It has been striking that even now during and after the sentencing of the perpetrator the mosque attacks in Christchurch on March 15 2019, we have rarely heard his name on television or radio news bulletins.
Four days after the shootings Aotearoa New Zealand Prime Minister Jacinda Ardern advocated this approach in her address to parliament:
“He sought many things from his act of terror, but one was notoriety. And that is why you will never hear me mention his name. He is a terrorist. He is a criminal. He is an extremist. But he will, when I speak, be nameless. And, to others, I implore you: speak the names of those who were lost, rather than the name of the man who took them. He may have sought notoriety, but we in New Zealand will give him nothing. Not even his name.”
An analysis by the Columbia Journalism Review one week after the attacks compared the approaches of media in different countries in a framework of best practice guidelines for coverage of such events. Media in Australia and the UK were more likely to publish details such as his name than in NZ or the US. They reported that in NZ the public wanted to focus on the victims:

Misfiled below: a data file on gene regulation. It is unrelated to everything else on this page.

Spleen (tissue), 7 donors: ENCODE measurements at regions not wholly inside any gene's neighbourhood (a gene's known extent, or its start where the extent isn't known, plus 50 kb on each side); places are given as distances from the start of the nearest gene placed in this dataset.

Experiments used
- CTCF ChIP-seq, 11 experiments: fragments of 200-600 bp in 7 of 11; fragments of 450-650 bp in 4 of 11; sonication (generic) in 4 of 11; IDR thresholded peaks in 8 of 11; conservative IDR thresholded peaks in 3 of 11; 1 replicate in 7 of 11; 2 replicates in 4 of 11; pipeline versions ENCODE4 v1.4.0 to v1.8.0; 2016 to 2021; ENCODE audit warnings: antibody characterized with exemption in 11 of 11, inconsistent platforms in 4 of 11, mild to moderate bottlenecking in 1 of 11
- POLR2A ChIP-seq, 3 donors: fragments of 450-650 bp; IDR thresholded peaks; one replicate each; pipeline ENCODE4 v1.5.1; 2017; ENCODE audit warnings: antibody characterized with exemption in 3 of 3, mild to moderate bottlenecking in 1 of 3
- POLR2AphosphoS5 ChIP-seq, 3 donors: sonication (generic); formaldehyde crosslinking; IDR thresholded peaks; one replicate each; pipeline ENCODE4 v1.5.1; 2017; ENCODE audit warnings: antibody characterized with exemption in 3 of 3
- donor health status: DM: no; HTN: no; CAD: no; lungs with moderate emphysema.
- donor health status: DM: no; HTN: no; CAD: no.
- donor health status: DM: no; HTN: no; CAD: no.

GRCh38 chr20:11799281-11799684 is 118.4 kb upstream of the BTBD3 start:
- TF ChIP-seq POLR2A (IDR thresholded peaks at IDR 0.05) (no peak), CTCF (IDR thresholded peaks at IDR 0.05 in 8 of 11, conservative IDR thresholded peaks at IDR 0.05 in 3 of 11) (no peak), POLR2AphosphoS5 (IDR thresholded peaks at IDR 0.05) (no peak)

The most popular story of the week following the shooting was a set of biographies of all the victims of the shooting, focusing on their lives and their faith, published by the New Zealand Herald, which was shared almost 1.4 million times on Facebook.
This approach was also taken in the message boards which sprung up throughout the country.
The shooter pleaded guilty so there was no trial. Many people were relieved that he made no statement at his court sentencing (from Latin sententia ‘opinion’, from sentire ‘feel, be of the opinion’), but the names of the men, women and children who died were again heard through the victim impact statements. His sentence yesterday was to life imprisonment without parole; originally meaning ‘word, promise,’ parole gives the opportunity to be released under supervision. Parole hearings would have been a chance for future statements by the shooter (and his victims). Everyone seems relieved that this will not happen, reaffirmed last night by Jacinda Ardern:
“His deserves to be a lifetime of complete and utter silence”.